Jonathan Yeong


Deliberate Practice

Anders Ericsson (not sure if that’s the right spelling) was the first person to talk about deliberate practice. He wrote a book on it called Peak.

There’s a theory popularized by Malcolm Gladwell in his book, “something”, that to be the best at something it takes 10,000 hours of practice. According to Ericsson counting hours is a fundamentally incorrect view [1].

Improvement comes with lots and lots of practice but the practice needs to be deliberate and purposeful.

Purposeful practice - You pick a target, something that you want to improve and you find a training activity to help you improve that particular aspect.

Deliberate practice - You’re not aiming for a vague overall improvement. You need feedback to be able to tell you what adjustments you need to be making. Focus on improving one aspect. Deliberate practice also means getting out of your comfort zone. Do something that demands near maximal effort.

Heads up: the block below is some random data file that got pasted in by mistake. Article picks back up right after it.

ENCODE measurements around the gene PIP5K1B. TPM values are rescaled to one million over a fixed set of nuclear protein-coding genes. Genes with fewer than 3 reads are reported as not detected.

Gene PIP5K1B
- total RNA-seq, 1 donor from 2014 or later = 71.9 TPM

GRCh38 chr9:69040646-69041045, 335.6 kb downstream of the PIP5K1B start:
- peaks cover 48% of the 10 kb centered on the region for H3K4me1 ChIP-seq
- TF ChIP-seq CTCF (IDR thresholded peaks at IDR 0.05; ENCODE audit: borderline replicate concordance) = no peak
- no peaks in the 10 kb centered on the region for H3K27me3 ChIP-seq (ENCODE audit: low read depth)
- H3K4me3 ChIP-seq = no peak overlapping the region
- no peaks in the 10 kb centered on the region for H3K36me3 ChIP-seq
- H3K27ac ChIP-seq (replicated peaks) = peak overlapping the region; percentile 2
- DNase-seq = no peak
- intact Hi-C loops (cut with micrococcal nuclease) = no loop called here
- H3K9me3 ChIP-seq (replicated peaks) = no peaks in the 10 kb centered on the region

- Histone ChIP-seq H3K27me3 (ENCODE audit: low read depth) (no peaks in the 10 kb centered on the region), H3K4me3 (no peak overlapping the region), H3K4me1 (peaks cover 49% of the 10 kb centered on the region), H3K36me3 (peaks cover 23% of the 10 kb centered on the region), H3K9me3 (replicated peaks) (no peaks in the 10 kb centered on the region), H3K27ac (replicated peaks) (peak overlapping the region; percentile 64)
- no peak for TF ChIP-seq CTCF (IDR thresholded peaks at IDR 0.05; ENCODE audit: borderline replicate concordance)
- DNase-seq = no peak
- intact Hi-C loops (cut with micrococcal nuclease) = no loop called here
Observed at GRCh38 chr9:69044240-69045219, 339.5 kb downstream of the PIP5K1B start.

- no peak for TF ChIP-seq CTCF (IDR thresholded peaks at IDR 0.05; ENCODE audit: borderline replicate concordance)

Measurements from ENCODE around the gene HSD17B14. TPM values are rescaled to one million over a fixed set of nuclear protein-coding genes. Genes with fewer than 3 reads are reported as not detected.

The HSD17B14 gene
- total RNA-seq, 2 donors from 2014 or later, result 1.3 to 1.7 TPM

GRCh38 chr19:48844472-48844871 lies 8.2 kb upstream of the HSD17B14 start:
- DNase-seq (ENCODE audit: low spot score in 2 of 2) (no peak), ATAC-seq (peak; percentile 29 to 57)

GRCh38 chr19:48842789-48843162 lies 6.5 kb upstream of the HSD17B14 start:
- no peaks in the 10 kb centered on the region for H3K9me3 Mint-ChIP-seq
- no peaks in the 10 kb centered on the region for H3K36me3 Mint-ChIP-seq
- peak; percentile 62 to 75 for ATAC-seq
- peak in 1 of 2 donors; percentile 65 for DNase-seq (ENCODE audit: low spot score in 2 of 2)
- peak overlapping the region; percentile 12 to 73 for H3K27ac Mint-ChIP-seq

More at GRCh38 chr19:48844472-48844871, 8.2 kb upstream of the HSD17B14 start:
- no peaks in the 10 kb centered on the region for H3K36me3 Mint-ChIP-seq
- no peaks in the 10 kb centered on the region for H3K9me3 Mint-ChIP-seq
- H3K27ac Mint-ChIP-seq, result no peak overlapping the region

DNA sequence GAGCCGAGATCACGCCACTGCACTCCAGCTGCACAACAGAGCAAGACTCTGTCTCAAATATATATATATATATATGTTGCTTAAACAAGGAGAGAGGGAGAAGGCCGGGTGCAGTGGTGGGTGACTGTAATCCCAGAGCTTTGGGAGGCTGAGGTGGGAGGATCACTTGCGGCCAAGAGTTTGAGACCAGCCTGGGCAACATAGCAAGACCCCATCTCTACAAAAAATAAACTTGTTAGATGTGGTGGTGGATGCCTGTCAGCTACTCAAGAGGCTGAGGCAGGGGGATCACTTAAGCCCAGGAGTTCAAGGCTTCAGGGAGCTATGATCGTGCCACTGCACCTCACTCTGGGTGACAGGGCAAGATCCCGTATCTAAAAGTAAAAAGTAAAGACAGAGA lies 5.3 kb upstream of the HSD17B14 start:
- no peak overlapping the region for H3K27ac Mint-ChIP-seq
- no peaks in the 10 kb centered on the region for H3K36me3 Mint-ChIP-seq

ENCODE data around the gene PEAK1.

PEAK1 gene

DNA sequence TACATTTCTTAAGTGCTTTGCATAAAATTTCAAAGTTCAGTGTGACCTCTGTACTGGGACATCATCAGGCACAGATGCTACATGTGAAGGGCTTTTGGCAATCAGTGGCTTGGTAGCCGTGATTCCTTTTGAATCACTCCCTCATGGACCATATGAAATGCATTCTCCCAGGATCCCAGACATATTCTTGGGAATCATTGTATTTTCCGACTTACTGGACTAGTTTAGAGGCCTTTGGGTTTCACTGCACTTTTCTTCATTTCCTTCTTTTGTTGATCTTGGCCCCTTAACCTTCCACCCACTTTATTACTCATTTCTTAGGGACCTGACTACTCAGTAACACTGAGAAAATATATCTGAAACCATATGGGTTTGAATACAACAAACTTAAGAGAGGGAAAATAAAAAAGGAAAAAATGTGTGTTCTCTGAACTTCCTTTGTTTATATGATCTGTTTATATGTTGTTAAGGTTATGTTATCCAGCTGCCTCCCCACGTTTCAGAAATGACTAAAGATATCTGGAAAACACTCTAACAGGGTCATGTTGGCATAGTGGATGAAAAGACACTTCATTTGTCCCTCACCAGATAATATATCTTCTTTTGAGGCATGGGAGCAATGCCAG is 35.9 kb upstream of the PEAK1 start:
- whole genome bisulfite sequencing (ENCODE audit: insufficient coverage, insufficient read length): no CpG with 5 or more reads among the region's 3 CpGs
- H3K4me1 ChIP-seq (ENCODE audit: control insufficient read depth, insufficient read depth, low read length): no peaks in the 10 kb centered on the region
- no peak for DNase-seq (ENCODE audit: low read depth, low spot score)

How do I apply this to programming?

Becoming a better programmer is not about the hours you sink into programming. It’s about continually challenging yourself. I think that’s why people always tell you to have a side project, to build something you’ve never built before. Building a side project has a clear end goal. It has a clear feedback loop (whether you reach the goal or not) and you’re out of your comfort zone.

I’m bad at a lot of things as a programmer; reading source code, solving problems without googling the answer, refactoring, writing well structured code, the list goes on. It’s about time I start improving on these aspects.

  1. Freakonomics podcast, April 28, “How to become great at just about anything”.


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